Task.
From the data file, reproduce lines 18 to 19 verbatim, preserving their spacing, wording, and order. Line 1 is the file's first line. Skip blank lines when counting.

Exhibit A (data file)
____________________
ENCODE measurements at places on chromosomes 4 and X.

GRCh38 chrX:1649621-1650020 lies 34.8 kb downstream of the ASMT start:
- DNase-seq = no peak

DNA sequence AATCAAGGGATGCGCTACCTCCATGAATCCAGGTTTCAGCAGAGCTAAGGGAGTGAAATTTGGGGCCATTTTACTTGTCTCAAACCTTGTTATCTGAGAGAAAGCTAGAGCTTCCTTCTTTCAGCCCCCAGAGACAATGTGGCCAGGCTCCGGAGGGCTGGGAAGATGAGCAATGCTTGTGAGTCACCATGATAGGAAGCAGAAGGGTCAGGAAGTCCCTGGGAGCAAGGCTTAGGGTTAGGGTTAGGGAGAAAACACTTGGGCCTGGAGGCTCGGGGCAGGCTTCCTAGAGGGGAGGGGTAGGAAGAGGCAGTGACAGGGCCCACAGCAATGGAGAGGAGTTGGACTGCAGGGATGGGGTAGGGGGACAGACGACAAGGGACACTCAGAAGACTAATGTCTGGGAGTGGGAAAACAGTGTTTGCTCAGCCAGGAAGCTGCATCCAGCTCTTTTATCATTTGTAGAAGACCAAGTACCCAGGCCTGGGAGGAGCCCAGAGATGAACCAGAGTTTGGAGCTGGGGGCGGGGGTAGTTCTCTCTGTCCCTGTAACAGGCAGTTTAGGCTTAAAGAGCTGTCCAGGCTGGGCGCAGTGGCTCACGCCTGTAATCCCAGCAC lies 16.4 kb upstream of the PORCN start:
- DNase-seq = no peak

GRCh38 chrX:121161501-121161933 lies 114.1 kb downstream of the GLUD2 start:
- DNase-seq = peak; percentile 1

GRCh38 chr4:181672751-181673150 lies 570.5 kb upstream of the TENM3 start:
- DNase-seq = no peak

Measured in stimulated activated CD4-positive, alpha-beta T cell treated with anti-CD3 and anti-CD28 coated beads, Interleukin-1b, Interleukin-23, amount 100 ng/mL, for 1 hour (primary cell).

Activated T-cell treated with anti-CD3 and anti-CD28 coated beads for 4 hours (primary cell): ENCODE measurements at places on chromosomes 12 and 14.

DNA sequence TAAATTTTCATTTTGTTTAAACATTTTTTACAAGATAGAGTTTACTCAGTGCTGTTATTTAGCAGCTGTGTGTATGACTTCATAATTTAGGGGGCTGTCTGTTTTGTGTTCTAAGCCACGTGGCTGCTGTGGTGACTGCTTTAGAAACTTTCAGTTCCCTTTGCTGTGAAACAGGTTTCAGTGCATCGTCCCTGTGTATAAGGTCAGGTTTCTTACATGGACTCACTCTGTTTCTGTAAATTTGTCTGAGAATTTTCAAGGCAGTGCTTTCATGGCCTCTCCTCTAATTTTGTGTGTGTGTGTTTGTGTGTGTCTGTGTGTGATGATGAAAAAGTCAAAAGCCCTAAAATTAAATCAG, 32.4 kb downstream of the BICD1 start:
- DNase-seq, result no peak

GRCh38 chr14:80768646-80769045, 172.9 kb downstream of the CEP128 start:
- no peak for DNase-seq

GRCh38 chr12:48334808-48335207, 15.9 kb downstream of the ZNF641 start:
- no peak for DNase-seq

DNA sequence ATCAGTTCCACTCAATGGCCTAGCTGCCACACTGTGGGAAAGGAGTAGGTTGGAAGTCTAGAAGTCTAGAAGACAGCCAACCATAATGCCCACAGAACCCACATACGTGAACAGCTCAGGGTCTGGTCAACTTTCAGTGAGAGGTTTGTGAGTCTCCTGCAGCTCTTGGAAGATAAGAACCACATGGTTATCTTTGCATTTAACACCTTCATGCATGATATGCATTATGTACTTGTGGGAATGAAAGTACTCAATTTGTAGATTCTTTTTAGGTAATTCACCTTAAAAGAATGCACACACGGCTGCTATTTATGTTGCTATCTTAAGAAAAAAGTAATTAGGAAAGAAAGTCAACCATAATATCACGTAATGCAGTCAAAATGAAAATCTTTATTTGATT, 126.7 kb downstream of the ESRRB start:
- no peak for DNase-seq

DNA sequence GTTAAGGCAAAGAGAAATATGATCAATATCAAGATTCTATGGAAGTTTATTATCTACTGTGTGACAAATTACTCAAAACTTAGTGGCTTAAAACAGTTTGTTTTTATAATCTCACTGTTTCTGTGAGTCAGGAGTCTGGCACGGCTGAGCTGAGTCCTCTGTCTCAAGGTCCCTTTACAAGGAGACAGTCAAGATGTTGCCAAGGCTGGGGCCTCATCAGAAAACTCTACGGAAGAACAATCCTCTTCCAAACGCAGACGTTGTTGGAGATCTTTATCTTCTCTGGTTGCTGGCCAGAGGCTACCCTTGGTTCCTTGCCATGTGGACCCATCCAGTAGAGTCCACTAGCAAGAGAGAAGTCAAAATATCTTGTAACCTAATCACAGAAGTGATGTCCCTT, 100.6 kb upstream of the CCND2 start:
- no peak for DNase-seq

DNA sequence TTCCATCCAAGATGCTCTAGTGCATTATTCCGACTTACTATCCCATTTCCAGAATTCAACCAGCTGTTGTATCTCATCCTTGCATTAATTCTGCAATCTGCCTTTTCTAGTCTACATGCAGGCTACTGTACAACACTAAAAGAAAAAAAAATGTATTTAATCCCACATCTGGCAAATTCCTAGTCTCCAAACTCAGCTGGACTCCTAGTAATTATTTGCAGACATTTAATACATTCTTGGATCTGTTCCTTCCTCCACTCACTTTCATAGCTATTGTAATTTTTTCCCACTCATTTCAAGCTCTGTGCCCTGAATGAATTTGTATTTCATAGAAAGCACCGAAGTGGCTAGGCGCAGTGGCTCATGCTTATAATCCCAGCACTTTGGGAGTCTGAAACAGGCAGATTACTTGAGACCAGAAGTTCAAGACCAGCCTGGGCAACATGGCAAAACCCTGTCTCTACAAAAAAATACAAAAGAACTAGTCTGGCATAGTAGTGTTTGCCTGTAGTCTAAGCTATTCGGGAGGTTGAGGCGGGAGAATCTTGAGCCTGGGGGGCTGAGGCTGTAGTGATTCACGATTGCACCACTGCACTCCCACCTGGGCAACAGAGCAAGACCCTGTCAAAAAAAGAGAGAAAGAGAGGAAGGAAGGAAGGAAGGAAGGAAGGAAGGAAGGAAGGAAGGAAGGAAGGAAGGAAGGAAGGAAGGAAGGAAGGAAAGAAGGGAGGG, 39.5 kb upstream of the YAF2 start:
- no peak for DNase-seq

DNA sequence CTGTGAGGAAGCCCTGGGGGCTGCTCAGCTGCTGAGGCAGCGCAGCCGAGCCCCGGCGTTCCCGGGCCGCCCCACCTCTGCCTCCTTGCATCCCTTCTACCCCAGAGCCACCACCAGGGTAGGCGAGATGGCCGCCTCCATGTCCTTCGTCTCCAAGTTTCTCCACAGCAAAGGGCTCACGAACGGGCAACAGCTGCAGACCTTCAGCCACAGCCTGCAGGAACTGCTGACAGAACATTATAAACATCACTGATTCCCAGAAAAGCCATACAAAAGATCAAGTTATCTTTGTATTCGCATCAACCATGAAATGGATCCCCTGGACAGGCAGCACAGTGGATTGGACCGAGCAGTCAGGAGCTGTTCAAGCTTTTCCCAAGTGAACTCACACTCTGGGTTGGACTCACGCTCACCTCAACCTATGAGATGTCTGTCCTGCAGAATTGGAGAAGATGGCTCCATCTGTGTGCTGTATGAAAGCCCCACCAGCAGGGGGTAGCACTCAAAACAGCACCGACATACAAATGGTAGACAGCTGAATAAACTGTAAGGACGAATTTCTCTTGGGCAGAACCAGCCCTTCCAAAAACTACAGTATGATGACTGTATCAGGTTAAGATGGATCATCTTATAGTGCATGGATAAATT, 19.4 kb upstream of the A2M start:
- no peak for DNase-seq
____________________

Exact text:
DNA sequence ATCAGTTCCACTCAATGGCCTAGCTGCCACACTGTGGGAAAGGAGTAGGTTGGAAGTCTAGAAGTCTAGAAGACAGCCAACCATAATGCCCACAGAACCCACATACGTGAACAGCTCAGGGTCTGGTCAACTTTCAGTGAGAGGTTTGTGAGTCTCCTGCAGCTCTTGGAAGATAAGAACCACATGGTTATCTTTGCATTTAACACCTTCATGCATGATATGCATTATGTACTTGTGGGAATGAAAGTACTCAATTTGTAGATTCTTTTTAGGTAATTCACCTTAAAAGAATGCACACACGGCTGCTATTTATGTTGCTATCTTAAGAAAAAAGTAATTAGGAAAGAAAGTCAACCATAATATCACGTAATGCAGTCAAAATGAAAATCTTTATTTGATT, 126.7 kb downstream of the ESRRB start:
- no peak for DNase-seq